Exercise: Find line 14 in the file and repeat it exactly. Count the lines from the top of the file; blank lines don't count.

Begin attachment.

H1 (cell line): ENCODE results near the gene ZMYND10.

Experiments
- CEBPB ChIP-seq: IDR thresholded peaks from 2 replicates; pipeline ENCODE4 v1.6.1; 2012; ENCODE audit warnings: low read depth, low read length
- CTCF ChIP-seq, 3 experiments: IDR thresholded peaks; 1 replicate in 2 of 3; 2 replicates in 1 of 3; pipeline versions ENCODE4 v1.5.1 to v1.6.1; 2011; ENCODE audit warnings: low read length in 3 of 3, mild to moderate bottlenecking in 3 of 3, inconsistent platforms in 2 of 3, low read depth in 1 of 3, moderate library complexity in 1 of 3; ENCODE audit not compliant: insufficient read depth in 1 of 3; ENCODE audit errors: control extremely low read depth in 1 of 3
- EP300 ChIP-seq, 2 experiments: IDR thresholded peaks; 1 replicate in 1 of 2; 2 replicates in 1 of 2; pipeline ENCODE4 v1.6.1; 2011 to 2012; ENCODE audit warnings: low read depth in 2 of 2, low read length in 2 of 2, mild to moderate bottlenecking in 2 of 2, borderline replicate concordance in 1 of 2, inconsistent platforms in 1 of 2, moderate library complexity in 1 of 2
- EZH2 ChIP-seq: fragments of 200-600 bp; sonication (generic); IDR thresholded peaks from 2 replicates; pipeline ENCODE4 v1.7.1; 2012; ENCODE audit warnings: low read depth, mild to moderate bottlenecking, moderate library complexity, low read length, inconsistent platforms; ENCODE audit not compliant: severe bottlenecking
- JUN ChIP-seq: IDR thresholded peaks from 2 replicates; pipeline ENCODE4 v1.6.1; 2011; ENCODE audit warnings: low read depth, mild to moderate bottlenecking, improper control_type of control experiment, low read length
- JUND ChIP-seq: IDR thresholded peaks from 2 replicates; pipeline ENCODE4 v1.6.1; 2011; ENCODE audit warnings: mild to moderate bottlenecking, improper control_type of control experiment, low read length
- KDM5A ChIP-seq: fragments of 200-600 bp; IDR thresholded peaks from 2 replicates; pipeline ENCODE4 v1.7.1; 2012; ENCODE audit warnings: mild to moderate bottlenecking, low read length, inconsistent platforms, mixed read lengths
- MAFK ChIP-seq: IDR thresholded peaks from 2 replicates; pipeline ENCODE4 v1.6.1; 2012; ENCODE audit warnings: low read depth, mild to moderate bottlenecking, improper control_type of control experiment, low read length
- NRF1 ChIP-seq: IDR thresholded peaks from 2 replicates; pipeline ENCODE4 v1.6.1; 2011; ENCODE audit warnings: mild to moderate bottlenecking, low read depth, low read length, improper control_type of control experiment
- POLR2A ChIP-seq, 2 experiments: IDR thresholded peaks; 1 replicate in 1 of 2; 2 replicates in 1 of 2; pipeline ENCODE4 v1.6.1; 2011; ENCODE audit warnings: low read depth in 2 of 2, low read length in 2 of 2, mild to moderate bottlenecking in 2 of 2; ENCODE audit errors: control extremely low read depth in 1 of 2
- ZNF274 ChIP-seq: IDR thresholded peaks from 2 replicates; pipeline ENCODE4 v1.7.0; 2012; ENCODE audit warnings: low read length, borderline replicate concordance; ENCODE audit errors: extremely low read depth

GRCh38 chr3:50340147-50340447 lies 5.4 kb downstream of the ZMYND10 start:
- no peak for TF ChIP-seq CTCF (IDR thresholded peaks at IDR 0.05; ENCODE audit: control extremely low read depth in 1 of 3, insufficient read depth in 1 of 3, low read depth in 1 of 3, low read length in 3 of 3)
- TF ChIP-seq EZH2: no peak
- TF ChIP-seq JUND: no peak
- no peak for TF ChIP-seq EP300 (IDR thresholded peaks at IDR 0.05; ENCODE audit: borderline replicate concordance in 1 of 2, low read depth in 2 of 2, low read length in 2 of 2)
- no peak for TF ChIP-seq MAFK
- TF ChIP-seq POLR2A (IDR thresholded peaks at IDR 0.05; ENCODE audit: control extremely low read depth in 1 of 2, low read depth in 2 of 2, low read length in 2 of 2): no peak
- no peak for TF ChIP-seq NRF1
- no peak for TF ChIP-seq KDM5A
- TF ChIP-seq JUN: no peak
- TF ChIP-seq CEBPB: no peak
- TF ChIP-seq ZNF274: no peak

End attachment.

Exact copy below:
GRCh38 chr3:50340147-50340447 lies 5.4 kb downstream of the ZMYND10 start: